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[Disclosure: This post is authored by Evan Jowers and Robert Kinney of Kinney Recruiting -- sponsor of the Asia Chronicles, and an ATL advertiser. Kinney has made more placements of U.S. associates and partners in Asia than any other firm in the past two years. You can reach them by email at asia at kinneyrecruiting dot com.]
In an earlier article the Asia Corporate Lawyers (the prior authors of this column) discussed what life is like when you are an associate in Asia from their own perspectives. This week we are going to discuss what partners at U.S. or U.K. firms’ Asia offices seek when they are considering U.S. associate candidates. These topics are related in that the partners who interview candidates typically are looking to identify the people who will be most happy not only with the work that is presented by the Asia practice, but also with the style of practice and with their lives outside the office.
Interviewing for an overseas position at any busy U.S. law firm or with the U.S. practice group of a UK firm is a bit different from interviewing for a spot in a domestic market for the same firm. As with any interview process, the gating factors at top U.S. practices in Asia are academics and law firm experience. Without impressive grades and top firm experience, you generally won’t be considered. But overseas partners are also looking for the right personality fit much more so than in a large domestic office. A major reason for this is because the offices are much smaller overseas, making it harder to hide a misfit (even a junior associate can be the face of the firm), but there are other reasons as well.
At a basic level, the factors that are especially important to demonstrate in an interview overseas are these:

  • you have an entrepreneurial nature;
  • you have a high level of maturity for your experience level;
  • you have an outgoing personality (not overly “academic” in nature);
  • you are able to fit in with different cultures;
  • your personal presentation is generally positive; and
  • you are a team player (no prima donnas need apply)

These are obviously all factors that are relevant in any interview at least as “plus factors”, but what follows is a discussion of why these particular factors are especially important in this environment. In our next article, we will discuss ways in which you can demonstrate (or fail to demonstrate) that you qualify based on your resume and interview performance. Some of our experience in this regard has been amusing as well as frustrating.
Read more, after the jump.

double red triangle arrows Continue reading “The Asia Chronicles: Interview Tips”

London red double decker bus.jpg* Forbes’s foray into the college rankings game. Could law schools be next? Watch out, U.S. News. [Althouse]
* D.C. gets its guns. [Wonkette]
* Lawyer of the Day? Or, why you shouldn’t try to sell stolen property back to the rightful owner. [UPI]
* Judge of the Day: Asian edition. But what’s so wrong with telling a co-worker to exercise good hygiene? [Mainichi Daily News]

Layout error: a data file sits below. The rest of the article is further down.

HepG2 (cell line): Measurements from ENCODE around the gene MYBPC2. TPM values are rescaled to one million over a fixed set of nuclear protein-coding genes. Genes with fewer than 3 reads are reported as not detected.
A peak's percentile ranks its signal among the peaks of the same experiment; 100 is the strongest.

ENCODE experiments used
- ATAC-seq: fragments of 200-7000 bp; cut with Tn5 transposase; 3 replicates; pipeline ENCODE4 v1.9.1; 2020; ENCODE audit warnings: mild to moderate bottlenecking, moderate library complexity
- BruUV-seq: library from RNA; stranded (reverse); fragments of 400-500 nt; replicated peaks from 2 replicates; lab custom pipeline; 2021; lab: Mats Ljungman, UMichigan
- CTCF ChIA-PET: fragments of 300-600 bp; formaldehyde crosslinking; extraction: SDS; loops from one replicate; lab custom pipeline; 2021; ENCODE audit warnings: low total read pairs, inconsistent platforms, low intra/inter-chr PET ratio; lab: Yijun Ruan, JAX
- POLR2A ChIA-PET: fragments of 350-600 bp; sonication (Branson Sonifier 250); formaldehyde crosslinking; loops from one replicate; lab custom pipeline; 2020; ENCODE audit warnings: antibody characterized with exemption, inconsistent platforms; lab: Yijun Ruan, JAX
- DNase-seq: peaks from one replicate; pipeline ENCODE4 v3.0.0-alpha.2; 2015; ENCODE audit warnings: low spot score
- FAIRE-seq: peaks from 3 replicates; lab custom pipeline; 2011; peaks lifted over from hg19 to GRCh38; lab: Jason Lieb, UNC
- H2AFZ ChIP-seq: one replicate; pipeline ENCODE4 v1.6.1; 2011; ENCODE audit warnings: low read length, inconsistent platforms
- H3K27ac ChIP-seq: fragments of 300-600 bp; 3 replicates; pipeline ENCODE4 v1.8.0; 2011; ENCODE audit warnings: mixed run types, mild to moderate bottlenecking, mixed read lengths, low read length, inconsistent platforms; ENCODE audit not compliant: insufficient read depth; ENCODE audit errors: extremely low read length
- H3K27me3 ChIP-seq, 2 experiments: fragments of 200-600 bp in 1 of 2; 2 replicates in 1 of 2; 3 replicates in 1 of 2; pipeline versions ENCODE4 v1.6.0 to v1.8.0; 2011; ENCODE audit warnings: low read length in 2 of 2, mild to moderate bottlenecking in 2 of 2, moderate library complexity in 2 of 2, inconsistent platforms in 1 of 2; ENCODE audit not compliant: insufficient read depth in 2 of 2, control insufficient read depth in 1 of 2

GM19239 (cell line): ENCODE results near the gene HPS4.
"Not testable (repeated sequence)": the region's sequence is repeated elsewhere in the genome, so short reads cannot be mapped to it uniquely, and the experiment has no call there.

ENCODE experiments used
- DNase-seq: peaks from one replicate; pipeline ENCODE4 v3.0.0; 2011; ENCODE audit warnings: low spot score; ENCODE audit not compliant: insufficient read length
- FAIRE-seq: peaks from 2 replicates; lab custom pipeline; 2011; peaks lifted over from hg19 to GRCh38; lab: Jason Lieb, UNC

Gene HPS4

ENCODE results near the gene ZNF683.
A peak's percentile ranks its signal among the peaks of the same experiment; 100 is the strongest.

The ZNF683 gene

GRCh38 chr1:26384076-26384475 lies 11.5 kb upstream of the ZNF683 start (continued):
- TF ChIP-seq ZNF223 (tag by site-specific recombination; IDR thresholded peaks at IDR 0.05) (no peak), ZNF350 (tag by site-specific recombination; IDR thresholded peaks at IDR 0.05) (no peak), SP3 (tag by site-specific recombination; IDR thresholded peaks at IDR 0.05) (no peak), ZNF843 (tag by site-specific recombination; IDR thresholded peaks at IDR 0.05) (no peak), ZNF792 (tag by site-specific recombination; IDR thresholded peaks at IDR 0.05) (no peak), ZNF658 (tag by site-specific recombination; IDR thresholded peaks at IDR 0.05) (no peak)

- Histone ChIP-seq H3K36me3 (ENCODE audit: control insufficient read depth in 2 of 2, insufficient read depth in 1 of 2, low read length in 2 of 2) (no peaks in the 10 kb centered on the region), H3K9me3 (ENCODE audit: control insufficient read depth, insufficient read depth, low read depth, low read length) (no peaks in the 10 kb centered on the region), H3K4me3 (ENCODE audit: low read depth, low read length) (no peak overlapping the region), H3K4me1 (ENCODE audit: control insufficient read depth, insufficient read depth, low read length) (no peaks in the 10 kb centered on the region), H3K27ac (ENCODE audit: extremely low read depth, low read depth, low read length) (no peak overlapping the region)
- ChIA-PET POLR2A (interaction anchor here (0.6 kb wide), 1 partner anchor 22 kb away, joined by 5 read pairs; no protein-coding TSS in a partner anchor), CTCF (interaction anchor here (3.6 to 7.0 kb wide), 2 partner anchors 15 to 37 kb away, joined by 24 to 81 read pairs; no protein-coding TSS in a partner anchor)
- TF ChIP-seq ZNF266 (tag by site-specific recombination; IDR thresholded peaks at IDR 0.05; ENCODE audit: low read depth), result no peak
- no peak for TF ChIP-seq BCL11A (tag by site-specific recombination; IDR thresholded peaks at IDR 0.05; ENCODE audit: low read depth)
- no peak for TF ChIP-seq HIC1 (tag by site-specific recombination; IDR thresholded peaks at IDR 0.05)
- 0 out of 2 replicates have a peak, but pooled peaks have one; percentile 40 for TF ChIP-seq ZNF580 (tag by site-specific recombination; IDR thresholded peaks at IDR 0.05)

* Is London the new New York? Maybe — its banks are overextended and undercapitalized. [Portfolio via Dealbreaker]

Seattle swingers.jpgWhere is the Institute for Justice when you need it? Or maybe the Pacific Legal Foundation?
A libertarian public interest organization needs to defend two victims of intrusive government regulation. From the Seattle Times:

Regan “Draco” Lane-Smith and “Naughty” Nonah Elliston outfitted their six-bedroom rental house with 15 mattresses, bondage crosses and sex swings. They built elaborate sets in their backyard for taking erotic photos. And they promoted the Hardwood Cabin online.

Up to 60 guests at a time came to mingle, sunbathe nude by the pool and have sex with fellow swingers and fetishists, Elliston said. Parties were frequent enough that the couple’s laundry service was cycling through 50 bedsheets a week.

But the couple shut down the sex club last month when they were cited for running a business without a license and threatened with fines of up to $513 a day.

So it was the commercial component that got them in trouble. A post-bar-exam orgy, or some German prison role playing, would have been just fine.
There are legal connections to this story in addition to the licensing and zoning issues. Read more, after the jump.

double red triangle arrows Continue reading “Needed: Pro Bono Representation for the ‘Hardwood Cabin’”

* The John Edwards sex scandal: the plot thickens. Ted Frank has unearthed some nice nuggets about mysterious real estate dealings involving the supposed father of Rielle Hunter’s baby. [Overlawyered]
* Is Kathy Rentas an Obama supporter? [New York Magazine]
* A new reason to avoid law school: “the quality of the Latin used in English law books [is] so very bad.” [Language Log]
* Some fallout from the scandal of the allegedly breast-licking professor. [TaxProf Blog]

Mikhail Saakashvili Georgian president Georgia.jpgHere is a short Intelligencer item we just wrote for New York Magazine, about the two years that Mikheil Saakashvili, president of Georgia, spent in New York. It begins: